Generally, inmates incarcerated by the FDOC must follow a three-step grievance process to properly exhaust their administrative remedies. See Fla. Admin. Code r. 33-103.001 through 33-103.018. First, an inmate must file an informal grievance with a designated prison staff member within twenty days of "when the incident or action being grieved occurred." Fla. Admin. Code r. 33-103.011(1)(a). The staff member is required to respond to the grievance in writing within ten days of the receipt of the informal grievance. Fla. Admin. Code r. 33-103.011(3)(a). Second, if the issue is not resolved by the informal grievance, the inmate must file a formal grievance with the correctional institution's warden no later than fifteen calendar days from "[t]he date on which the informal grievance was responded to." Fla. Admin. Code r. 33-103.011(1)(b)1. The warden, assistant warden, or deputy warden then has up to twenty days from receipt of the formal grievance "to take action and respond." Fla. Admin. Code r. 33-103.011(3)(b). Third, if the issue is still not resolved, the inmate must then file an appeal to the Office of the Secretary for the FDOC within fifteen "calendar days from the date the response to the formal grievance is returned to the inmate." Fla. Admin. Code r. 33-103.011 (1)(c). A representative for the Office of the Secretary of the FDOC must respond to the grievance appeal within thirty days of its receipt. Fla. Admin. Code r. 33-103.011(3)(c). Unless the inmate has agreed to an extension of time for a response to his grievance, "expiration of a time limit at any step in the process shall entitle the [inmate] to proceed to the next step of the grievance process." Fla. Admin. Code r. 33-103.011 (4). Notably, medical grievances require only a two-step procedure: the inmate must file a formal grievance at the institutional level with the chief health officer. If the inmate is unsuccessful, he may file an appeal with the Secretary. Fla. Admin. Code r. 33-103.008.

         The failure to properly exhaust administrative remedies will bar an inmate from pursing a claim in federal court. See Woodford, 548 U.S. at 92. That said, failure to exhaust under the PLRA is an affirmative defense a defendant must plead and prove in a motion to dismiss. See Jones, 549 U.S. at 216 ("We conclude that failure to exhaust is an affirmative defense under the PLRA, and that inmates are not required to specially plead or demonstrate exhaustion in their complaints."); Bryant v. Rich, 530 F.3d 1368, 1374-75 (11th Cir. 2008) (finding exhaustion of administrative remedies is a matter in abatement and an exhaustion defense should therefore, be raised in a motion to dismiss). The Eleventh Circuit has established a two-step process for deciding motions to dismiss for failure to exhaust administrative remedies. See Turner, 541 F.3d at 1082.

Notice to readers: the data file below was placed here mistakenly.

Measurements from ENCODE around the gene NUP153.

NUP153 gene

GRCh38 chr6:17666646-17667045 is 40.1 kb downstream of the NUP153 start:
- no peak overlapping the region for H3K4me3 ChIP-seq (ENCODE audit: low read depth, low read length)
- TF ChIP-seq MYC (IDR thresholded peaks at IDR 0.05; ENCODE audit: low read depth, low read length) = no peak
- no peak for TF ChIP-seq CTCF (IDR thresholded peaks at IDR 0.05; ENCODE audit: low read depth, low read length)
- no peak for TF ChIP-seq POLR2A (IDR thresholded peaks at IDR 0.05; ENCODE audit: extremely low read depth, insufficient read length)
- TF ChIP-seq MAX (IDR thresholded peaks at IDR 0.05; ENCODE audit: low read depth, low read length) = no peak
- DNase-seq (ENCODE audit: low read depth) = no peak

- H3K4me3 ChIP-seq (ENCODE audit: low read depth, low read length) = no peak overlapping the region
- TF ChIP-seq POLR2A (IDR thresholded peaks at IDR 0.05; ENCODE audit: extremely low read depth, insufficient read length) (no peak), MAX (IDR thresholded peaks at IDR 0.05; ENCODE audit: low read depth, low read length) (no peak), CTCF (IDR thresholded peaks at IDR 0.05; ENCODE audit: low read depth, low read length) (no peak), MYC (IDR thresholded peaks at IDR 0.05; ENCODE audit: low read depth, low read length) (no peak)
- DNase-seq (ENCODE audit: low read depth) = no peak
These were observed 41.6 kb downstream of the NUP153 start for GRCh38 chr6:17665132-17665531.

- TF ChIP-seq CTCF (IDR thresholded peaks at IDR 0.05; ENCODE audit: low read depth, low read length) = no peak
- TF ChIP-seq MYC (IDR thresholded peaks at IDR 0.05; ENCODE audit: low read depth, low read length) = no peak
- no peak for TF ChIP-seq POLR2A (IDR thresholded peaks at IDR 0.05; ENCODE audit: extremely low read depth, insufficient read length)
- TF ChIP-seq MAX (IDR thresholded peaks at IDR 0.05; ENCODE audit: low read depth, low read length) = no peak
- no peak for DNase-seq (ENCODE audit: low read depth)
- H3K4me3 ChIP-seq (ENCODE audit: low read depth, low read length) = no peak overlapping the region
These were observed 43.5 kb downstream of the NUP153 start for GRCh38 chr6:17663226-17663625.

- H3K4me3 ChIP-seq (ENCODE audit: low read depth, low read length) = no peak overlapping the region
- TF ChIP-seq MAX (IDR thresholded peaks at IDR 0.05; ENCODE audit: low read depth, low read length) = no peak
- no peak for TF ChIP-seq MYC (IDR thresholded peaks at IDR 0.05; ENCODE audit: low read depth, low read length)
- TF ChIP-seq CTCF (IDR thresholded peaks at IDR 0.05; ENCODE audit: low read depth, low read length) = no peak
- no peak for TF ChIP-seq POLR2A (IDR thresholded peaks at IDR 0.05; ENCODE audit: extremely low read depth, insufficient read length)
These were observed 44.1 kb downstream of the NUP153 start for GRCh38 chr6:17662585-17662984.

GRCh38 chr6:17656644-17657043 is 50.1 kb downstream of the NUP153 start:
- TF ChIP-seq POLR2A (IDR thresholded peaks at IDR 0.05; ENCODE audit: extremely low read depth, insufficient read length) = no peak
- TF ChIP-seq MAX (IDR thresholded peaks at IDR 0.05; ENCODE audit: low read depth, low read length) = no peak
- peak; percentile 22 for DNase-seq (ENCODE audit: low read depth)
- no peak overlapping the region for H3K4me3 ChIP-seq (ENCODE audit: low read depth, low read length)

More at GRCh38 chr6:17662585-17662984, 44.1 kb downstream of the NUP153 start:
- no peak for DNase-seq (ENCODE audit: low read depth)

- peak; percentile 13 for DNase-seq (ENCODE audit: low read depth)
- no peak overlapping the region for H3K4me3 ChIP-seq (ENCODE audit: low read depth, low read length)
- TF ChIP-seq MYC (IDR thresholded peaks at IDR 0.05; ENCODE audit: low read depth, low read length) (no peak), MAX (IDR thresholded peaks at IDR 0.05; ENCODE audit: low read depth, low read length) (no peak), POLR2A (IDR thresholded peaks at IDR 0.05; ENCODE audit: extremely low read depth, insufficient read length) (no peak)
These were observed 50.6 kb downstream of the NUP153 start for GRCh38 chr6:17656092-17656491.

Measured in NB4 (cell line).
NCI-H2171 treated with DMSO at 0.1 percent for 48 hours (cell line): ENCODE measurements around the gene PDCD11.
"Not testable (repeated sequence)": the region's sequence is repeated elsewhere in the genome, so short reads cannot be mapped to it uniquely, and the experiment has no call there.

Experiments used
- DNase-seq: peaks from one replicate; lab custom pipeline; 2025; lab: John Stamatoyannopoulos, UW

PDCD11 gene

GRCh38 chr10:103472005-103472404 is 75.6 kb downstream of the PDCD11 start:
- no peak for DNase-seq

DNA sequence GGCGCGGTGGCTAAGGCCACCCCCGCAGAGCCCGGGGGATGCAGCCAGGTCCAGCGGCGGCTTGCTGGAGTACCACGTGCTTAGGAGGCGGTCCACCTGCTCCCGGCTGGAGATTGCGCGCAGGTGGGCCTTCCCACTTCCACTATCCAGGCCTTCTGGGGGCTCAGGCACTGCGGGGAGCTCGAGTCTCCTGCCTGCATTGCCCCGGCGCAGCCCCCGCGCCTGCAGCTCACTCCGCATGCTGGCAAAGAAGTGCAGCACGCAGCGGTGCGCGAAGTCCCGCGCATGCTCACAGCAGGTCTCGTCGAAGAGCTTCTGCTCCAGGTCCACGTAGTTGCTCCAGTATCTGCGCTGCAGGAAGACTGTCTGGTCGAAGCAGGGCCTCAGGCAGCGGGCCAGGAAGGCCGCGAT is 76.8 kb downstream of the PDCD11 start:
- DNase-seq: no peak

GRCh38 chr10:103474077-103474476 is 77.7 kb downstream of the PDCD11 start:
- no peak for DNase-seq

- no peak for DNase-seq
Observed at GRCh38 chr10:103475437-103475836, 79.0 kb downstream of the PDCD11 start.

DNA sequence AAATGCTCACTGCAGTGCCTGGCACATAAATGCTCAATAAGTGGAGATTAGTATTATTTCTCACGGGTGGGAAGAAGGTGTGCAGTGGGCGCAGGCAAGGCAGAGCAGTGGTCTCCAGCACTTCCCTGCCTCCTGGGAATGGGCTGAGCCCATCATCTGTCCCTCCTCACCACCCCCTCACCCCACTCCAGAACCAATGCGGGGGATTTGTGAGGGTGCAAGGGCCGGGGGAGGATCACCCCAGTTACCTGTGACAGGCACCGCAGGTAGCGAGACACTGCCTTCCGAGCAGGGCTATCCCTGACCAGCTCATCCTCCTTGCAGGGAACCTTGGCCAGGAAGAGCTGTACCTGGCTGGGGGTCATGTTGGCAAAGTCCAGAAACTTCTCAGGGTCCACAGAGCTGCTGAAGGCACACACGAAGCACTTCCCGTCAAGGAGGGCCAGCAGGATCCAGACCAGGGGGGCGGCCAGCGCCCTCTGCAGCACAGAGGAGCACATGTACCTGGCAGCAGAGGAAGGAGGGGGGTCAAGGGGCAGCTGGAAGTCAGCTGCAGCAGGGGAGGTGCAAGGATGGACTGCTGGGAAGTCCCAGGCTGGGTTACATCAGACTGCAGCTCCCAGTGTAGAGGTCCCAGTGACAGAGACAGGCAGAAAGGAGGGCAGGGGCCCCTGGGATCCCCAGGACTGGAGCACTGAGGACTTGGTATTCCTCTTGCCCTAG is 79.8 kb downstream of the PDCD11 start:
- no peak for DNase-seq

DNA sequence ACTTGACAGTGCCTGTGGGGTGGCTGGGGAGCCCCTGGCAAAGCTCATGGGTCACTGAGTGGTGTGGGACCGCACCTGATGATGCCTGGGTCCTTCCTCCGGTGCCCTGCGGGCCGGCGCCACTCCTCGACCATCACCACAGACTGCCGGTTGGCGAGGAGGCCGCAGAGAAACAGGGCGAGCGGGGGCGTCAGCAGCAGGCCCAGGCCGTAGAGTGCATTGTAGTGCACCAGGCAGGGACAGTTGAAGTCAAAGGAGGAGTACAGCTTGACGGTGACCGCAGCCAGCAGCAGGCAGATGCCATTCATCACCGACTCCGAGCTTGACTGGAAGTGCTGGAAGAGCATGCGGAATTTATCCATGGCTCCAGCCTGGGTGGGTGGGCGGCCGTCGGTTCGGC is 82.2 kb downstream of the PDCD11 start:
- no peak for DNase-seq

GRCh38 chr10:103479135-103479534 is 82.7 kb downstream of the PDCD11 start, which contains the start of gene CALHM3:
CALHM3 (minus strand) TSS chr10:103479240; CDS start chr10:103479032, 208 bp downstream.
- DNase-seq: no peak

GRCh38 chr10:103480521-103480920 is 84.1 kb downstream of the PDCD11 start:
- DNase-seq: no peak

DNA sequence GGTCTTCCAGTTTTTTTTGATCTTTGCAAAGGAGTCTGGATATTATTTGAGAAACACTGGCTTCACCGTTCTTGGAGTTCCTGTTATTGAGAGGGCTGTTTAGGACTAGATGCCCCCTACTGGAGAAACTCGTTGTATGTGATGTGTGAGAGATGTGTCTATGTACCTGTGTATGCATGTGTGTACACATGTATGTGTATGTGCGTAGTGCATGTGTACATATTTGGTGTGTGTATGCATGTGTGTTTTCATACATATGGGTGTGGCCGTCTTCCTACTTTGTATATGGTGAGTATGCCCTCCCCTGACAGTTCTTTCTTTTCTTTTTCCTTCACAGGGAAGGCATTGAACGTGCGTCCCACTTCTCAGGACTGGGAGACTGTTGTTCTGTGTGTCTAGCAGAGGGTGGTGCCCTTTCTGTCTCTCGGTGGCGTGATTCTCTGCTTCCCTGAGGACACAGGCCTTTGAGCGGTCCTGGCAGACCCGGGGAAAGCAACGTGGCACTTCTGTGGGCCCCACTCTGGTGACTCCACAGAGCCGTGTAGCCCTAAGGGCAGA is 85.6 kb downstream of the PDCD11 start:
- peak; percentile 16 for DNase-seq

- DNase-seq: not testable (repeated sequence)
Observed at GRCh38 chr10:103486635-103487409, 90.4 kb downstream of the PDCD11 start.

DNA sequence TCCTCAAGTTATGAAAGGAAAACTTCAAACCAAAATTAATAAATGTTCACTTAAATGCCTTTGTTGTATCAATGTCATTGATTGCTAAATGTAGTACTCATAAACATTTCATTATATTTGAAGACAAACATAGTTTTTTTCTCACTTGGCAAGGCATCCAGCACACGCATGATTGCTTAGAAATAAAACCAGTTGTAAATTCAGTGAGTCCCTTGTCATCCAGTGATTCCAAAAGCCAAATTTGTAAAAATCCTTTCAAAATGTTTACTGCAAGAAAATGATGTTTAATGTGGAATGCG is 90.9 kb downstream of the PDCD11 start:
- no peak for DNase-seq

First, district courts look to the factual allegations in the motion to dismiss and those in the prisoner's response and accept the prisoner's view of the facts as true. The court should dismiss if the facts as stated by the prisoner show a failure to exhaust. Second, if dismissal is not warranted on the prisoner's view of the facts, the court makes specific findings to resolve disputes of fact, and should dismiss if, based on those findings, defendants have shown a failure to exhaust.

Whatley v. Warden, Ware State Prison, 802 F.3d 1205, 1209 (11th Cir. 2015) (internal citations omitted).

         Applying this legal framework, the Court turns to the parties' contentions regarding exhaustion in this case. Davis's Response as well as his TAC including exhibits reflect the following facts on the issue of exhaustion. In the TAC, Davis asserts that he "attached a full list of grievances filed by [him] attempting to obtain treatment." TAC at 5; see Plaintiff's Exhibit List, Doc. 22-2 at 1-2. While housed at Hardee, Okeechobee, Martin and South Bay Correctional Institutions in 2013 and 2014, Davis submitted twelve medical grievances that addressed his Hepatitis C, liver and blood draw issues. See P. Exs. 1B; 2B; 3B; 4B; 5B; 6B; 7B; 8B; 9B; 9D; 10B; and 11C. In 2015, Davis submitted six medical grievances while housed at Columbia Correctional Institution Annex; those grievances addressed his Hepatitis C and blood draw issues relating to Corizon and Dr. Marceus. See P. Exs. 12B; 13B; 14B; 16B; 17B; and 19B.[4]